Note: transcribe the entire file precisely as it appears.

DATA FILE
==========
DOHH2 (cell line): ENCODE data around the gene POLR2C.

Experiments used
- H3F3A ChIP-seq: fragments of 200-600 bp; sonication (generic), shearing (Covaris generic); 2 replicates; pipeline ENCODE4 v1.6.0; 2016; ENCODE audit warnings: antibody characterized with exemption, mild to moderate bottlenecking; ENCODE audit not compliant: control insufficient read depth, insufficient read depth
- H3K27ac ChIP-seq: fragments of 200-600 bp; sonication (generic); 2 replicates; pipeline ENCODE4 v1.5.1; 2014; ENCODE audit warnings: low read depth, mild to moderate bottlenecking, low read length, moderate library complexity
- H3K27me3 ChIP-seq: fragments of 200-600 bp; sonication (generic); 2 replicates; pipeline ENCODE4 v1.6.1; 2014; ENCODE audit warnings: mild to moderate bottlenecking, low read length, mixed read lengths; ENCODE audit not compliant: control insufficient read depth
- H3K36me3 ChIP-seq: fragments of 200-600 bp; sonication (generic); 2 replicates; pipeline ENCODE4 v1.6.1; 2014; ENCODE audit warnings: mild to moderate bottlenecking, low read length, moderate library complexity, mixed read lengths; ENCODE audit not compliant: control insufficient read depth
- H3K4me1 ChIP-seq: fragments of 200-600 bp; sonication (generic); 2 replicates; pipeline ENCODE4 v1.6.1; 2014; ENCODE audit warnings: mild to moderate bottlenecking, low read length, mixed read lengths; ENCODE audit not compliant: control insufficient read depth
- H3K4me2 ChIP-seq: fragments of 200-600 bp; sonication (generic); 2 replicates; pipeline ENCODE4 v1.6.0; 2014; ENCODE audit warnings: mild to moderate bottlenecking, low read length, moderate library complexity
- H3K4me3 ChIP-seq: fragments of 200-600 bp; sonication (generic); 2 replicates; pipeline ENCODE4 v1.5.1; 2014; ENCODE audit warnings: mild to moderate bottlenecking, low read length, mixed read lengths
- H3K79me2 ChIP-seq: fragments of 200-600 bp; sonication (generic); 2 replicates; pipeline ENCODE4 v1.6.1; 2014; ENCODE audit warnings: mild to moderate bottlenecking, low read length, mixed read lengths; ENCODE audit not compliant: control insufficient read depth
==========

DOHH2 (cell line): ENCODE data around the gene POLR2C.

Experiments used
- H3F3A ChIP-seq: fragments of 200-600 bp; sonication (generic), shearing (Covaris generic); 2 replicates; pipeline ENCODE4 v1.6.0; 2016; ENCODE audit warnings: antibody characterized with exemption, mild to moderate bottlenecking; ENCODE audit not compliant: control insufficient read depth, insufficient read depth
- H3K27ac ChIP-seq: fragments of 200-600 bp; sonication (generic); 2 replicates; pipeline ENCODE4 v1.5.1; 2014; ENCODE audit warnings: low read depth, mild to moderate bottlenecking, low read length, moderate library complexity
- H3K27me3 ChIP-seq: fragments of 200-600 bp; sonication (generic); 2 replicates; pipeline ENCODE4 v1.6.1; 2014; ENCODE audit warnings: mild to moderate bottlenecking, low read length, mixed read lengths; ENCODE audit not compliant: control insufficient read depth
- H3K36me3 ChIP-seq: fragments of 200-600 bp; sonication (generic); 2 replicates; pipeline ENCODE4 v1.6.1; 2014; ENCODE audit warnings: mild to moderate bottlenecking, low read length, moderate library complexity, mixed read lengths; ENCODE audit not compliant: control insufficient read depth
- H3K4me1 ChIP-seq: fragments of 200-600 bp; sonication (generic); 2 replicates; pipeline ENCODE4 v1.6.1; 2014; ENCODE audit warnings: mild to moderate bottlenecking, low read length, mixed read lengths; ENCODE audit not compliant: control insufficient read depth
- H3K4me2 ChIP-seq: fragments of 200-600 bp; sonication (generic); 2 replicates; pipeline ENCODE4 v1.6.0; 2014; ENCODE audit warnings: mild to moderate bottlenecking, low read length, moderate library complexity
- H3K4me3 ChIP-seq: fragments of 200-600 bp; sonication (generic); 2 replicates; pipeline ENCODE4 v1.5.1; 2014; ENCODE audit warnings: mild to moderate bottlenecking, low read length, mixed read lengths
- H3K79me2 ChIP-seq: fragments of 200-600 bp; sonication (generic); 2 replicates; pipeline ENCODE4 v1.6.1; 2014; ENCODE audit warnings: mild to moderate bottlenecking, low read length, mixed read lengths; ENCODE audit not compliant: control insufficient read depth